Reviewed by R. Read
Author Philip Kenney knocks it out of the park with The Writer’s Crucible.
Even as I begin writing this review, insecurities plague my typing fingers. What if you don’t like what I have to say? What if I make a bad joke? What if, in the end, you don’t even understand what I was going for? Did I lie to myself, believing that I could do this?
But at least now, I’ve read The Writer’s Crucible. After reading this book, these insecurities are quieter, and I recognize them as they are happening. I shoot them down. Hey, reader, you think you’re wasting your time? Go ahead. Think that way. At least I know that I didn’t waste my time in writing.
Any writer or artist who has struggled with feeling “not enough” or “not worthy” can relate to and learn from Philip Kenney’s The Writer’s Crucible (Inkwater Press, 2017). In addition to its focus on writing and other art forms, it also offers context for living in a freed and accepting state of mind, acting almost like a 150-page-long look in the mirror, where reassuring wisdom illuminates its frame.
“Who says being present isn’t easy? The writer does.”
Including writing exercises, fresh new techniques, and fun anecdotes, author Philip Kenney thrives in his ability to communicate effectively with the reader. He combines his expertise in psychotherapy with a history of putting words onto paper to help you unlock that elusive key of returning to the blank page.
At one point in TWC, Kenney mentions a friend who is riddled with shame and self-doubt, someone he considers to have the ability to make phenomenal contributions to literature. But he is afraid that her work may never see daylight due to her unrelenting quest for perfection. This book aims to provide her (and you) the permission slip you’ve been waiting for. It helps you learn to let go and to accept yourself and your words as having value. You should feel proud of your work. You deserve it, no matter how many readers it reaches.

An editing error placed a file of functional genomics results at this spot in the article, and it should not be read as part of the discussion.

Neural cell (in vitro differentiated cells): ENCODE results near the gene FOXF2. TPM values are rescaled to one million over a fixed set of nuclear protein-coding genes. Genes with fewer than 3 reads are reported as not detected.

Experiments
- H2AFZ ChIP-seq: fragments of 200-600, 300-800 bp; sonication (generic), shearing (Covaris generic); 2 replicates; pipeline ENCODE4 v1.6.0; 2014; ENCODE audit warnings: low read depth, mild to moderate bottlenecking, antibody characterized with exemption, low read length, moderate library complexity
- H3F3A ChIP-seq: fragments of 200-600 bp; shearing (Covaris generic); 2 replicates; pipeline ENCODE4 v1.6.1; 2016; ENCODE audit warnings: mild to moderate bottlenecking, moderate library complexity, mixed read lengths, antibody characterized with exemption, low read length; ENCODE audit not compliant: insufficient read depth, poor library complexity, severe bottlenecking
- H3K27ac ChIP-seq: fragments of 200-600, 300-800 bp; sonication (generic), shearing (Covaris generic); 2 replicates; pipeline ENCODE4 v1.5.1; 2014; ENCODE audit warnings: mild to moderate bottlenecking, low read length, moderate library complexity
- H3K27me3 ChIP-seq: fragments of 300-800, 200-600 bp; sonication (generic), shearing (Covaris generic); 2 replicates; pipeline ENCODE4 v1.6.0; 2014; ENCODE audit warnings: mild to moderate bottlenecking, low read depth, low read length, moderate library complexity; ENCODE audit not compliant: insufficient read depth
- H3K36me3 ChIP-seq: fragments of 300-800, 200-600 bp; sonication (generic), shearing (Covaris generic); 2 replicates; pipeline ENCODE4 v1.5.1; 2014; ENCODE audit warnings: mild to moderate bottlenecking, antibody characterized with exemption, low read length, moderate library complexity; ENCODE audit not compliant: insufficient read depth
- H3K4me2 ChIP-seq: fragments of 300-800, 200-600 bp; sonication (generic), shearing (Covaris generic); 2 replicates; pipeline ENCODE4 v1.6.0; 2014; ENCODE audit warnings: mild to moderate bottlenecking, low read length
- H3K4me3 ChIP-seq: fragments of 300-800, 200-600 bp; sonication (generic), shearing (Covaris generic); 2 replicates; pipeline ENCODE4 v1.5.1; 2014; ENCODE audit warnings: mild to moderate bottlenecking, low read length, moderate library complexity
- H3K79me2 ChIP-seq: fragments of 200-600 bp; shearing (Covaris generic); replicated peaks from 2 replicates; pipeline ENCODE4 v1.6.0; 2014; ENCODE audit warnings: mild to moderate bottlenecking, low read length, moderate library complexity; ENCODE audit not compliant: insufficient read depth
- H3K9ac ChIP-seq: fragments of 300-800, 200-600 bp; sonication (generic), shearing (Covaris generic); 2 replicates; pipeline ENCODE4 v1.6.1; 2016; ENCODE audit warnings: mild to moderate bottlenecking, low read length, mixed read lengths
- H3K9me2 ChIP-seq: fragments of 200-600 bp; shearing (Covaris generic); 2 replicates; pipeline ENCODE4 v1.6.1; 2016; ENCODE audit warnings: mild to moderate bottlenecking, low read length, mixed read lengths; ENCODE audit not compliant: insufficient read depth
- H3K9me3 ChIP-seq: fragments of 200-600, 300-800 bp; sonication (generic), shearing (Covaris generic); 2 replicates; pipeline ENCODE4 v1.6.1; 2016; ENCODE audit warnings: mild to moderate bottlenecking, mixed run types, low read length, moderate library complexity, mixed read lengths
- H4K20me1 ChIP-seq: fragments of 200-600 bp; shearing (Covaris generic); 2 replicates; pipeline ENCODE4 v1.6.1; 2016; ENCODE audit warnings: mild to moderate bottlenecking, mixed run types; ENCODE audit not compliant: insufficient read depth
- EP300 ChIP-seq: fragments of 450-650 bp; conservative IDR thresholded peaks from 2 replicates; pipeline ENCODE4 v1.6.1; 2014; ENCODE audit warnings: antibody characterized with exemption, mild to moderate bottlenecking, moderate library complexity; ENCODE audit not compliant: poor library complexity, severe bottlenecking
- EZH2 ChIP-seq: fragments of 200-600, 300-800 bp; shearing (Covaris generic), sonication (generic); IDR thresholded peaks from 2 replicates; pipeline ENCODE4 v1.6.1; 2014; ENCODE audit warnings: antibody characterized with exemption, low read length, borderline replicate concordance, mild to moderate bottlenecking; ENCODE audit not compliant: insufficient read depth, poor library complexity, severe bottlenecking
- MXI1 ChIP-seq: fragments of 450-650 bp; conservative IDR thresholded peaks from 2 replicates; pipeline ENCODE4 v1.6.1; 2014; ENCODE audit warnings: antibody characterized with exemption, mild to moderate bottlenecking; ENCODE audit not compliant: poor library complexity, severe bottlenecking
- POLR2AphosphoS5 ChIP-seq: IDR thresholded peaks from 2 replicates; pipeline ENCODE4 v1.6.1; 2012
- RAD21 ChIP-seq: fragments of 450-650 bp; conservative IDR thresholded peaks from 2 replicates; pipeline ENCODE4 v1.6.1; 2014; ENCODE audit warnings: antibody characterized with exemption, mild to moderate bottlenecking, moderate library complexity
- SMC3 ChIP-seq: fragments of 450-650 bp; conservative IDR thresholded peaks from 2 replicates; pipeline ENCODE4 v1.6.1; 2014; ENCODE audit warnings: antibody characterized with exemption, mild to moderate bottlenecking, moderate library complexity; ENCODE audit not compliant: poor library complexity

Using a sports phrase in my tagline seems fitting. Kenney analyzes famous phrases from athletes and celebrities often, and in that, he does a wonderful job of keeping us flipping the pages. Which phrase are we going to study next? How will Kenney use them to help us recognize the positivity in creative lives? With Mohammad Ali, Kenney writes:
“When Mohammad Ali shouted, ‘I am the Greatest,’ he was, in actuality, shouting, “You are the greatest!’ He shouted with indignation and a power seldom heard before…And we shouted with him….
“And why? Because something moves us, as it moves the rosebud to open…as it moves you to take up the pencil in your hand and write a few simple words down on paper, as it moves others to read those words, as it has for millennia moved and inspired your ancestors to express what it is like to be alive. What more could humans want?”
This book will remain on my desk as a go-to from now on. It will be a gentle reminder to accept my talents and my work, as I keep on going. Author Philip Kenney has helped me understand that creating quality work, over time, is an incremental process, and I’ll allow myself to write that first draft without self-doubt or fear of failure.
All right. Review done. Get out of here. Do me a favor and STOP READING my words. Head on over to Kenney’s website and click around for a while. I’m confident that you’ll be swayed in no time and that you’ll be wondering why you haven’t picked up The Writer’s Crucible sooner. Lose yourself in his writing.
And after, lose yourself in your own.